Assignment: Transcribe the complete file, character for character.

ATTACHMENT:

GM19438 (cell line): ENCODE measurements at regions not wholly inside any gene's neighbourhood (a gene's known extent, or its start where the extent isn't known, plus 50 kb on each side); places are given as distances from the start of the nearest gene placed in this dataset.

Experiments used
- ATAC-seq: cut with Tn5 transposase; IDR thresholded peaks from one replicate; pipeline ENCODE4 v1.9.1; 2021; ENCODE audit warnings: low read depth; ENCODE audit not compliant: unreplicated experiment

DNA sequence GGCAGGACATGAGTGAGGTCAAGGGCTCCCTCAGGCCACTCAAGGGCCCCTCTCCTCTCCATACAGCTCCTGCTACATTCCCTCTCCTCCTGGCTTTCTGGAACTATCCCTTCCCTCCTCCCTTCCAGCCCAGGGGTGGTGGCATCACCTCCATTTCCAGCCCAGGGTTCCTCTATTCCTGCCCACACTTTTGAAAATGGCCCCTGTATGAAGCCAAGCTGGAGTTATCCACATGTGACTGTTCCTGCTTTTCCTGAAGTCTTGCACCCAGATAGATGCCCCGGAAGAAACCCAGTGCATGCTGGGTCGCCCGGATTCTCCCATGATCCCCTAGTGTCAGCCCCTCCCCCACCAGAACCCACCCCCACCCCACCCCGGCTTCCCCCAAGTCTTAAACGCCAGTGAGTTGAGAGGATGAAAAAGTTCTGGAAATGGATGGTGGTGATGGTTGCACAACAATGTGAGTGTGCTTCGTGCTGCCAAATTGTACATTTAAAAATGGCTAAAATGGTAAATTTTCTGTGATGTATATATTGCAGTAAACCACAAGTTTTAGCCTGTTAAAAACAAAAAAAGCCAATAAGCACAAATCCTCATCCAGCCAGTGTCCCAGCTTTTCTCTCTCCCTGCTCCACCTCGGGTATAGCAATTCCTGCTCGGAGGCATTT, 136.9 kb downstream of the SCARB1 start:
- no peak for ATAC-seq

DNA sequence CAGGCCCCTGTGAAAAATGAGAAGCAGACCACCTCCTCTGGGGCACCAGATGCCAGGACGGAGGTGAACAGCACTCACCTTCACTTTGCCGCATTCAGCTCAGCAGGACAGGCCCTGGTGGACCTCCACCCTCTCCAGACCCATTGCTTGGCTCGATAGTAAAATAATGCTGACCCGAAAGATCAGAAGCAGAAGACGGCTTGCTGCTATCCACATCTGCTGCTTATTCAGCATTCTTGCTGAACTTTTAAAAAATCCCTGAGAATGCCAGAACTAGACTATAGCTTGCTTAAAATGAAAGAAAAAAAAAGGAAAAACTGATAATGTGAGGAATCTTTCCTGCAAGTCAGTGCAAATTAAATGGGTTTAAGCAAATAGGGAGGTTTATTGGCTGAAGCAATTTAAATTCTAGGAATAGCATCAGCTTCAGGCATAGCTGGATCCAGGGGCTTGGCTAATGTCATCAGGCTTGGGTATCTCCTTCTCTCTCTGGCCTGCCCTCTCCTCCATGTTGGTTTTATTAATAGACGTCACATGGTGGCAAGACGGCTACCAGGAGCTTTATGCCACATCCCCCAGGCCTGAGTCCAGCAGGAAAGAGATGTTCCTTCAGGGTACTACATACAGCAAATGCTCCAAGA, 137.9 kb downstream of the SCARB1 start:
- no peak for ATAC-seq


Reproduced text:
GM19438 (cell line): ENCODE measurements at regions not wholly inside any gene's neighbourhood (a gene's known extent, or its start where the extent isn't known, plus 50 kb on each side); places are given as distances from the start of the nearest gene placed in this dataset.

Experiments used
- ATAC-seq: cut with Tn5 transposase; IDR thresholded peaks from one replicate; pipeline ENCODE4 v1.9.1; 2021; ENCODE audit warnings: low read depth; ENCODE audit not compliant: unreplicated experiment

DNA sequence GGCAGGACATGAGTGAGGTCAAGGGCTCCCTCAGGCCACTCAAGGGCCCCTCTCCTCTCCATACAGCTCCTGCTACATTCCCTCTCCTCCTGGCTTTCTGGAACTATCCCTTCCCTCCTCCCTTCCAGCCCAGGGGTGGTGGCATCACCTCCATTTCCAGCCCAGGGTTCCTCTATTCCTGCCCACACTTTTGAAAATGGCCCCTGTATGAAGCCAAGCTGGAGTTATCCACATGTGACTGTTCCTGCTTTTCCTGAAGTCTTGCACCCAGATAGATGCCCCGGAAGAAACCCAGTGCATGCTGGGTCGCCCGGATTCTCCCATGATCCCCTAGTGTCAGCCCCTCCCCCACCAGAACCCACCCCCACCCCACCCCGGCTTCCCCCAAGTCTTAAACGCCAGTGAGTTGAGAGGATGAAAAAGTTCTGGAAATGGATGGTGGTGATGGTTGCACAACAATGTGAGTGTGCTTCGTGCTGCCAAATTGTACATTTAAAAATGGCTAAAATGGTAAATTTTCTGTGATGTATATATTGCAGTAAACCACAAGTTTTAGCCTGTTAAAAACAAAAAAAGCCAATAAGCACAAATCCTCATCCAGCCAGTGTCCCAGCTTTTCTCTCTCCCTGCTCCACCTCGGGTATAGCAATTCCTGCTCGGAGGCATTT, 136.9 kb downstream of the SCARB1 start:
- no peak for ATAC-seq

DNA sequence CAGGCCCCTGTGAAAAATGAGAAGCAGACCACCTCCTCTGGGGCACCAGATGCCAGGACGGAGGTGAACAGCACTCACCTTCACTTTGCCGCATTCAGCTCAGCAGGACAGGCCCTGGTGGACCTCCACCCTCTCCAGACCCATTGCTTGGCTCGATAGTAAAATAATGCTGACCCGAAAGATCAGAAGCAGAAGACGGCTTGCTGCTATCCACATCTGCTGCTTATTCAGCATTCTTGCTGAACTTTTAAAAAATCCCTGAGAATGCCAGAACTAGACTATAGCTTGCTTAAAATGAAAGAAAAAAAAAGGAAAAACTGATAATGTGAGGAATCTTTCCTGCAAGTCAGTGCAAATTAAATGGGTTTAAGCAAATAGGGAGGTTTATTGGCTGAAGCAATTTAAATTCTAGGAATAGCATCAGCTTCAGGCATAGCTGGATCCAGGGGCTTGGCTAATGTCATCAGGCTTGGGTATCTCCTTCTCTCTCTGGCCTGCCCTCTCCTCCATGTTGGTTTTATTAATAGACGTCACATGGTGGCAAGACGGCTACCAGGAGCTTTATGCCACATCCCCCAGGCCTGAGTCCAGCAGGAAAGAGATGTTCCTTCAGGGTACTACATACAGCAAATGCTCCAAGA, 137.9 kb downstream of the SCARB1 start:
- no peak for ATAC-seq